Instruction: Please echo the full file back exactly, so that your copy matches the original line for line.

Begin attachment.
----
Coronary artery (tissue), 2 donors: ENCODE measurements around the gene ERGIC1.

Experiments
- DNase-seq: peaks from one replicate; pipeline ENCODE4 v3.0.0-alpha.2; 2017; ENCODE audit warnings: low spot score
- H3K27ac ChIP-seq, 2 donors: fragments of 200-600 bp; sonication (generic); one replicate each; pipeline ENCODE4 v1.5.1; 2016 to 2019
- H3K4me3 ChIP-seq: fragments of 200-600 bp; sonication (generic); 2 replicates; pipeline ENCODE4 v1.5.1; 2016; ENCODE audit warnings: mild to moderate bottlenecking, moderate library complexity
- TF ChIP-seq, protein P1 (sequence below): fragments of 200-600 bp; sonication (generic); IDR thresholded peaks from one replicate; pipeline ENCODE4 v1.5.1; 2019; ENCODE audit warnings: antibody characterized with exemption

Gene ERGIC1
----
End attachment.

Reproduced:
Coronary artery (tissue), 2 donors: ENCODE measurements around the gene ERGIC1.

Experiments
- DNase-seq: peaks from one replicate; pipeline ENCODE4 v3.0.0-alpha.2; 2017; ENCODE audit warnings: low spot score
- H3K27ac ChIP-seq, 2 donors: fragments of 200-600 bp; sonication (generic); one replicate each; pipeline ENCODE4 v1.5.1; 2016 to 2019
- H3K4me3 ChIP-seq: fragments of 200-600 bp; sonication (generic); 2 replicates; pipeline ENCODE4 v1.5.1; 2016; ENCODE audit warnings: mild to moderate bottlenecking, moderate library complexity
- TF ChIP-seq, protein P1 (sequence below): fragments of 200-600 bp; sonication (generic); IDR thresholded peaks from one replicate; pipeline ENCODE4 v1.5.1; 2019; ENCODE audit warnings: antibody characterized with exemption

Gene ERGIC1